The next morning we were up and in the dinghy at 8.00am, we thought we’d give it one last try before we called in the big guys. It was at this point that people on boats in the bay started to get curious as to what we were doing. They had seen us rowing back and forth the previous day until dark, a lot of them thinking we were just fishing. Someone came out to us in his dinghy and leant us a magnet to help in the search. An American and a New Zealand guy who we’d spoken to the previous day, came over to us and thought it might be a rather ‘fun project’ to get out their dive gear and try and dive to find the anchor and chain. Well who are we to stand in the way of a ‘fun project’. They zoomed off in their dinghy to get their dive gear. Meanwhile we continued to row back and forth, it was at this point that the restaurant guys came over in their rather large speedboat, anchor at the ready. 

We had to explain that a diver was going to have a look for it, so we didn’t really want them to drag an anchor across and churn up all the mud. They went off with a look in their eyes that said, we’ll be seeing you later. Back came our divers all rigged up and ready to rock. We tied the dinghies together and the American went in, he was down there a good 40 minutes, circling the area. When he surfaced I truly believe that he was as disappointed as we were that he hadn’t found it. We really wanted them to find it for us, but also for them because they’d been quite excited about the whole mission. 
Somebody on another boat suggested we borrow their anchor to drag around, still attached to the other dinghy we zipped over to this boat, in a sort of double dinghy convoy. The general consensus was that the anchor was too big and the dinghy with outboard wouldn’t be able to drag it. The whole bay was becoming involved in the Stella Maris anchor search. Someone else told us of a boat that had a bigger magnet than the one we’d been leant. So off we zipped (still in our double dinghy convoy) to have a look. Turned out it wasn’t that big! So we thanked them and went on our way. Our divers deposited us and dinghy back at Stella Maris. 

Time to get in the big guys. Sheepishly we approached the guys with the speedboat,they knew we’d be back. They started up their engine got out their anchor and started to drag. I think it took them all of 15 minutes to find it! We’d looked for a day and a half, shipmates Concerto had also spent probably a good day looking for it. Then they go and find it just like that (Don’t you just hate it when that happens, but in this case I loved it).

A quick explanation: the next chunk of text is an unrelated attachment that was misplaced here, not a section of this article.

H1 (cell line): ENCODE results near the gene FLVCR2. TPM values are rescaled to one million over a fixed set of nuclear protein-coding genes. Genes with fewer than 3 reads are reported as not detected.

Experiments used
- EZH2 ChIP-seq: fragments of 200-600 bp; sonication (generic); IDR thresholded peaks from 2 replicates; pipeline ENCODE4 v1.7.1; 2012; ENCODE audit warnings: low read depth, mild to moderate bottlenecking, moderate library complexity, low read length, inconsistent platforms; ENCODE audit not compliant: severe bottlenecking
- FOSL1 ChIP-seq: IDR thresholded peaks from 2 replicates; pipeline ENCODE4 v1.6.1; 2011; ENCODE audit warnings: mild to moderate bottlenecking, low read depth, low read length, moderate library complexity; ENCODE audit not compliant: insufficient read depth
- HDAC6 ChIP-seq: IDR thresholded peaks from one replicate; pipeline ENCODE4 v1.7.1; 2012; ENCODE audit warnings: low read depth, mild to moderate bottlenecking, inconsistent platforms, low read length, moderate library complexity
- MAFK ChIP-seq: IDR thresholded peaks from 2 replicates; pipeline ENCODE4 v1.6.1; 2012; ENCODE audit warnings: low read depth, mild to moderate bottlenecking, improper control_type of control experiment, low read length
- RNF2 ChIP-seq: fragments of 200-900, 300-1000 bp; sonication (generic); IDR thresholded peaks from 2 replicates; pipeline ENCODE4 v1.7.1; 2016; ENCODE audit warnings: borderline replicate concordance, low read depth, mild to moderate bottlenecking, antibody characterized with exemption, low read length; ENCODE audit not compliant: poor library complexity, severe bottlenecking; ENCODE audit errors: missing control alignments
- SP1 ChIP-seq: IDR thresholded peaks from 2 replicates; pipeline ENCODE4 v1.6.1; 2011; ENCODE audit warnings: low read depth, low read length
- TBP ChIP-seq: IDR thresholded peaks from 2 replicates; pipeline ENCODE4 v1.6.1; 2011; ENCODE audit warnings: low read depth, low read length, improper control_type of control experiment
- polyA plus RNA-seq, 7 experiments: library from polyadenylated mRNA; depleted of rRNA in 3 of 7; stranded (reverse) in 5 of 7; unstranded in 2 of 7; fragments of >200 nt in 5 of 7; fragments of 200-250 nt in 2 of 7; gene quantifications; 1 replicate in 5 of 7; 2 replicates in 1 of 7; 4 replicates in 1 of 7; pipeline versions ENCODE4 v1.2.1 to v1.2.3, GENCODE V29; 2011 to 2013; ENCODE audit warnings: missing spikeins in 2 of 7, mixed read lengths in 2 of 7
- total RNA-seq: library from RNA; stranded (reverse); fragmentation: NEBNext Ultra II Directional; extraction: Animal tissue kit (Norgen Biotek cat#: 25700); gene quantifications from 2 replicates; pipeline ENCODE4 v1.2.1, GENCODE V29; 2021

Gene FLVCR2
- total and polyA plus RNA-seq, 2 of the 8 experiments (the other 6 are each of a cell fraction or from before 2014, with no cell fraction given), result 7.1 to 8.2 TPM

We rowed over in the dinghy and the Captain started to hoik in the 50m of chain when he finally got to the anchor, it didn’t want to come up (nice to know it was in). In the end we had to put a line on the chain and get the parascending boat to pull it up. The anchor was in so well that each time the speed boat pulled the front of the dinghy was pulled down. I had to get out of the dinghy onto the speed boat so one of the guys could help the Captain pull it up (weak arms you see). Eventually it came up oh how we whooped with joy (well I did). Think the whole bay knew we’d found it. We thanked the parascending guys a million zillion times.
So my top tip is if you should find you’ve lost your anchor and some people with a speed/parascending boat offer to help, say ‘yes’ straight away.

Anchor back in place we headed back to Fethiye in all the commotion we’d almost forgot about he bad weather coming. We arrived back in Fethiye Friday afternoon, moored up alongside Voukali again, who were as pleased as we were to hear we’d found the anchor. In fact the whole pontoon were very happy for us and our anchor. Word travels fast on a pontoon!!

HUGE HUGE THANKS to all those people who helped in the ‘Anchor recovery mission’. Once again YOU have shown us what a kind spirited and adventurous bunch you yachties are. 

The high winds did come on Monday just in time for Crew member Marcus’s visit. 

If you can take any more of this waffle, then tune in next time you brave souls.

Love & lost anchors (that have now been recovered)

The Rower & The Anchor trawler XX
Friday, 26 October 2007